Like a phoenix rising from the ashes, and then immediately falling asleep.
Phoenotopia: Awakening isn’t the first game to try its hand at improving on and building on the foundation of Zelda II: The Adventure of Link. It mixes an overworld with smaller towns, caverns, dungeons and the like, and there’s no shortage of activities to do and color to enjoy. Whereas Link’s second outing on the NES was fairly linear, at least on the surface, Phoenotopia is filled with treasures and grinding to be done. The inclusion of a stamina meter, a muddled sense of direction, and a frustrating difficulty curve make Phoenotopia an acquired taste, and so it certainly has that in common with the infamous Zelda sequel.
The story takes place centuries after a great war decimates the earth and humankind has to rebuild the world and itself. Pink-haired protagonist Gail leaps out of bed and leaves her room, one of many in a large house. After exploring a little bit and talking to a few NPCs, a character named Nana tasks you with rounding up the kids who’ve gone outside the village to play. It’s apparent early on that you need to talk to people and explore thoroughly to make progress, and in that way it’s much like an RPG. However, the downside is that there are so many people to talk to and rooms to explore, even in the opening town, that the beginning of the game feels a little overwhelming.
After picking up a wooden bat in a nearby warehouse by solving a simple moving-block puzzle, Gail is free to exit stage right. Doing so leads to an overworld area where enemies pop up periodically; by walking into them, you enter a small area with enemies to battle, much like the encounters in Zelda II. After reaching the forest where you’ll retrieve Nana’s children, Phoenotopia’s game mechanics become more pronounced: platforming and verticality are emphasized here, and blue books that function as save points start to dot your path (although not as frequently as they maybe should).
In addition to sprinting and jumping, Gail has a basic attack and a charged attack that both consume portions of her stamina bar. Unfortunately, the inclusion of a stamina mechanic is a definite hindrance here; enemies pack a mean punch, and it’s easy to become surrounded by them. Having to rely so heavily on evasion while recharging your meter is less fun and more cumbersome. While exploring dungeons and caverns, you’ll come across orbs and other objects that need to be collected to progress, but there are scores of treasures to find, too. Many of these reward you with coins that can be spent on mini-games, items, and equipment. You’ll also come across Energy Gems and Heart Pieces (lawsuit pending) that bolster your stamina and health; it’s not an exaggeration to say that scavenging for these stat boosts is a necessity.
Combat doesn’t feel great here. Gail’s basic attacks feel delayed, and most enemies take multiple hits to bring them down. The boss of the first dungeon, a giant slime, represents a formidable foe that took me almost a dozen attempts to overcome. To assist you with these challenges, Phoenotopia has an interesting cooking mechanic whereby most consumable items you pick up can be roasted over a fire to improve their effectiveness. It’s vital that you acquire as many food items as possible and cook them whenever you can.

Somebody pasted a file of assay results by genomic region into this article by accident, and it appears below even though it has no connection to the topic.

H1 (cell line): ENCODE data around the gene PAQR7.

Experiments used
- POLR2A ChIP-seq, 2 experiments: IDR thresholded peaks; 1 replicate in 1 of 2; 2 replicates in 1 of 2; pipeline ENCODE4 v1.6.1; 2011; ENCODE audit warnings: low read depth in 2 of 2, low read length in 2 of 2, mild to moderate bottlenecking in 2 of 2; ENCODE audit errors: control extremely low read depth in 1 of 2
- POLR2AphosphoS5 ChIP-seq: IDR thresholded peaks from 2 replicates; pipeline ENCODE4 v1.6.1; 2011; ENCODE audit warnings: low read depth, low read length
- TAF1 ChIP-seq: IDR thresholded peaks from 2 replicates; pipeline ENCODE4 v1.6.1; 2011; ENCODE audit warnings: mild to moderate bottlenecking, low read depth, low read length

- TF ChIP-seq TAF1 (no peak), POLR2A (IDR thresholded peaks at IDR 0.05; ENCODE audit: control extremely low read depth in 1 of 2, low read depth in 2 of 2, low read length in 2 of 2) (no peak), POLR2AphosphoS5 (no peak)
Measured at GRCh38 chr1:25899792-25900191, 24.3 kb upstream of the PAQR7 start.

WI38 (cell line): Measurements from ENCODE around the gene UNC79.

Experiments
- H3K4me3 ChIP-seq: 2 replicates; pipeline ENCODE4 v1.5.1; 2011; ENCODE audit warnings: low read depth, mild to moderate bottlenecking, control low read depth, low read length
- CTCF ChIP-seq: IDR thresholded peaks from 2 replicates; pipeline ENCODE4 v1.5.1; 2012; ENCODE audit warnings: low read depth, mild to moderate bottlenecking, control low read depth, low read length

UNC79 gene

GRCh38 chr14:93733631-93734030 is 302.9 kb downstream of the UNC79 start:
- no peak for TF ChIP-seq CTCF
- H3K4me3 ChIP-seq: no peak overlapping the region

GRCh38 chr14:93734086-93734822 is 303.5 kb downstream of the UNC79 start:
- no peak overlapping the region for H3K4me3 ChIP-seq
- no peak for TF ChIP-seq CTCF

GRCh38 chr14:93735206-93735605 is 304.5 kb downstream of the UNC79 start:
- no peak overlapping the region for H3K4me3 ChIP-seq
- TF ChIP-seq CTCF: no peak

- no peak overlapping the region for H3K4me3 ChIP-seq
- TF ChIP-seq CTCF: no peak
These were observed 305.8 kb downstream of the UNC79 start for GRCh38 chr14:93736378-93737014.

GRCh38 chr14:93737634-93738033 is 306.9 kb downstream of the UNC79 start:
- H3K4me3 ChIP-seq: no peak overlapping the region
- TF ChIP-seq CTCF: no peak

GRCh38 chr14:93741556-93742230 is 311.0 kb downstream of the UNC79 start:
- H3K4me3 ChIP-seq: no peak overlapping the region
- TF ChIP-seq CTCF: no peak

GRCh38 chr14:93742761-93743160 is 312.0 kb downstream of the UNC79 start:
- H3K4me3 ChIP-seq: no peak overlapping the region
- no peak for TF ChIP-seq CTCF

While the opening dungeon and town are manageable, the next segment of the game, a desert settlement called Atai Town, is sprawling and filled to the brim with places to go and people to see. Like the dry desert air here might parch a traveller’s throat, so too did Atai Town leave me thirsty for a more condensed and less busy environment. There are dozens of NPCs to talk to, many of whom won’t offer much of consequence. While there is some witty and charming banter to me found, you’re likely to spend hours just going in and out of houses and speaking to everyone in order to determine your next goal. And just when you start to make some progress in that department, you’re tasked with rounding up yet another group of children. Gail could make a killing just in babysitting fees.
The more progress you make, the more arduous the journey, and weapons and items that might make the adventure go a little smoother are expensive and require grinding and thorough searching. That seems to be the aim of Phoenotopia: an experience padded out through repetition and aimlessness. It just takes so long to figure out where to go and what to do next; when you finally arrive at your destination, you’re beaten over the head by damage-sponge enemies and deadly traps. The minute-to-minute gameplay stops being fun as instead leads to confusion and frustration.
Phoenotopia is ambitious, and it stumbles over that ambition. By attempting to cram so much into its world, it sacrifices enjoyable gameplay and the sense of accomplishment that comes from completing achievable tasks. By the time you get anywhere in this game, you’re too exhausted to really celebrate it. The pleasant music is a strength, and the pixel-art environments are colorful and detailed, but the art style can also obscure important background elements. Too many NPCs, too many doors, and not enough direction may not dissuade you from giving it a try; achievements and a lengthy campaign provide lots of content for those who want it, but at least give us a map screen. All told, Phoenotopia: Awakening could probably use a little more REM sleep to get some much-needed editing in.